Setting social media goals helps you control how much time you spend on social media and keeps you focused on why you’re there. It can help you get to know your audience better, determine the type of content you produce, and see what’s working. By setting S.M.A.R.T. goals, doing a social media audit, creating a social media strategy, and measuring your platform growth you will find building your brand on social media not only makes sense but is fun and worth your valuable time.

Here's the thing. We need social media goals because we need to know our time is worth spending on social media. How can you figure this out? By reaching goals that move your business ahead. How do you reach those goals? First you need to set them. Today we're talking about social media goal setting—how to set social media goals and what to pay attention to.

Do you have more tips for setting social media goals? Please share!

Rock Your Marketing (Even if You’re too Busy for Marketing)

Freelance writers are business owners, busy business owners. And many of us lack the time to work on our business because we’re always working in it for our clients. Blogs, social media posts, and marketing in general fall by the wayside in favour of the now money. But what about later? Do you go back to hustling with the gigs dry up? Do you stockpile your rainy day fund in case there’s no work for a while? What if you could rock your marketing while you’re busy so you stop having dry spells? (Spoiler: You can, and I’ll tell you how.)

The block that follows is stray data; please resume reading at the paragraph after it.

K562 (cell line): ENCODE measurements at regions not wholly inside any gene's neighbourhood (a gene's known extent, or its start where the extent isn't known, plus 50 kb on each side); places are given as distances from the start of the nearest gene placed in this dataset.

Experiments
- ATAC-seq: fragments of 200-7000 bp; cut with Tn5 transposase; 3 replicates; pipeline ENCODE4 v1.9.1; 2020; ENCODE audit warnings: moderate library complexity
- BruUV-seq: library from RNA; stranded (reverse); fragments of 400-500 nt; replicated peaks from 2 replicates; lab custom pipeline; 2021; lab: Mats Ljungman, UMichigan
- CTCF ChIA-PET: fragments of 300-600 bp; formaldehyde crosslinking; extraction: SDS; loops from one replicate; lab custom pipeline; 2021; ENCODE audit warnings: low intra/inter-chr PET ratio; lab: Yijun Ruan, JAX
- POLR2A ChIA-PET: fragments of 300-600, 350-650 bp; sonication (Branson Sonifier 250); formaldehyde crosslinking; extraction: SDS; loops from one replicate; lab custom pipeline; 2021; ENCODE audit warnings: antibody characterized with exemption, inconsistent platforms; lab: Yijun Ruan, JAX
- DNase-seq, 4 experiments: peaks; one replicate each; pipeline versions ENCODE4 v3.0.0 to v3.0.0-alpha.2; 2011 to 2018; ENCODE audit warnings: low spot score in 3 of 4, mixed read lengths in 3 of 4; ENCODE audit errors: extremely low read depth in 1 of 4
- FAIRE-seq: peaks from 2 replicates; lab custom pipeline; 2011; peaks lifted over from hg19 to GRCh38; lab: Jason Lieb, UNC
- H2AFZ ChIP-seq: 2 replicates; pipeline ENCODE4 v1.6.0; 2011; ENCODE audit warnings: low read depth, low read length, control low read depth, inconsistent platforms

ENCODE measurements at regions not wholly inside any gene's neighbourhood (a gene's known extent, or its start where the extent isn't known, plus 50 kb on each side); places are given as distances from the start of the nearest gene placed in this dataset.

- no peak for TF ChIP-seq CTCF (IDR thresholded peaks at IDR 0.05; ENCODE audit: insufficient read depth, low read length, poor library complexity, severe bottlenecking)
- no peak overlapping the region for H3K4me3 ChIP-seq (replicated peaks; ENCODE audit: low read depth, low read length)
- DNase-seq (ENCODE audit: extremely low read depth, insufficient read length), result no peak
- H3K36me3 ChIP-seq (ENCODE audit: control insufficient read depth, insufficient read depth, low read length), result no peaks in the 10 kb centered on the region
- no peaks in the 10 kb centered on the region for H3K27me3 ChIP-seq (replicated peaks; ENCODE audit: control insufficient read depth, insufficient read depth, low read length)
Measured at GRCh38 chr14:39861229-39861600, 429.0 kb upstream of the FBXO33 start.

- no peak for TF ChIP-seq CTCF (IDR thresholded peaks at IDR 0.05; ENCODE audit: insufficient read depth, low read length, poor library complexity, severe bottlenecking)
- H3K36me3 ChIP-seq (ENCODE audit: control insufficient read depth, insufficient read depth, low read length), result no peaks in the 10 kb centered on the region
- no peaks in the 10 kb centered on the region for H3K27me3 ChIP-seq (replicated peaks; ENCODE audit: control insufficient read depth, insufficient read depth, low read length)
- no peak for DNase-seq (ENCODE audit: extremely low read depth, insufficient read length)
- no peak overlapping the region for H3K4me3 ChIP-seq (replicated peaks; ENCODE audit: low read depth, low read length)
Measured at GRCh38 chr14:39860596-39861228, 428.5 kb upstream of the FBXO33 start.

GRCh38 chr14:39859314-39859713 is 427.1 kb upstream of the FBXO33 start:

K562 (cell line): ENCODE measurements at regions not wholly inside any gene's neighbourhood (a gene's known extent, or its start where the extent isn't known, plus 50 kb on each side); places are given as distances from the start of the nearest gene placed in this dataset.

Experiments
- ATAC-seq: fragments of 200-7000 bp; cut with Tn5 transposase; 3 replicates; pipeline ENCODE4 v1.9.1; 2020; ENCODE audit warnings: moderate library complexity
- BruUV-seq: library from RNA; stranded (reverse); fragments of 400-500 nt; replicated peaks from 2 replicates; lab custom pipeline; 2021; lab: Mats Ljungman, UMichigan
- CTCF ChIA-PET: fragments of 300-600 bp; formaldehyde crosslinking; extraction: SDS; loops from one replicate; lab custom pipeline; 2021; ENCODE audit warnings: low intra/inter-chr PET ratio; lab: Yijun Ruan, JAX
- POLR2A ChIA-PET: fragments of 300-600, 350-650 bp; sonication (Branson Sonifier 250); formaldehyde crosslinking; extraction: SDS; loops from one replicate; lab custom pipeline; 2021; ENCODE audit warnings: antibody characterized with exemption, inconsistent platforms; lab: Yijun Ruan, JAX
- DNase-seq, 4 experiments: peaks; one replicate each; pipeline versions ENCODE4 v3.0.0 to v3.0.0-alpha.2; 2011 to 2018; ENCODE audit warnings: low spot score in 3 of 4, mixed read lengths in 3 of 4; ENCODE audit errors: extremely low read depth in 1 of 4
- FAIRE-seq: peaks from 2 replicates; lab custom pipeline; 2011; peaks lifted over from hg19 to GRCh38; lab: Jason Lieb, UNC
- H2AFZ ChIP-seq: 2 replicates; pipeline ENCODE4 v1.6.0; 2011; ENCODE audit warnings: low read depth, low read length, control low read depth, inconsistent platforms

Rock your marketing

But first a story.

I’m part of a bi-monthly marketing challenge in one of my professional networking groups and the most interesting parts of the challenge is how many people “sit this one out” citing they have a full client load so they don’t need marketing.

What? You’re too busy for marketing!?

This is difficult to hear. Because this tells me you’re not thinking about the long game, you’re focusing on the here and now. And you should, don’t get me wrong, but it can’t be all you focus on.

Here’s what no marketing plan gets you

  • Scattered, inconsistent presentation in front of potential clients
  • Random posts and self-promotions on social media
  • Irregular networking (in person, virtual networking groups, bi-monthly marketing challenges…)
  • Unfamiliarity with competitors’ strategies

Oh, and no new clients. Unless you’re so busy month after month that you’re turning away new clients, you need marketing. Even when you’re too busy for marketing.

So, how do I rock my marketing even if I’m too busy for marketing?

I’m glad you asked. Since we’re at the beginning stages of this conversation I’m not going to ask you to do new things…yet. Right now let’s focus on what you’re already doing and sprinkle in some focused marketing. Getting it going is the first step.

Rock your marketing with these three tips

First, think about the content you put out on social media right now

Be honest. When you post something on social media, what is it about? Personal? Photos of your weekend? Political memes? Food? Is anything you post related to your business or how you serve your clients?

If you’re going to rock your marketing, I challenge you to consider your social media platforms places where you can attract new clients and brand yourself rather than something separate. Who is your ideal client? How can you help him/her today? How can what you post be useful in moving him/her ahead? How can you inspire someone? (Need help? Here’s your five-step social media strategy for freelance writers.)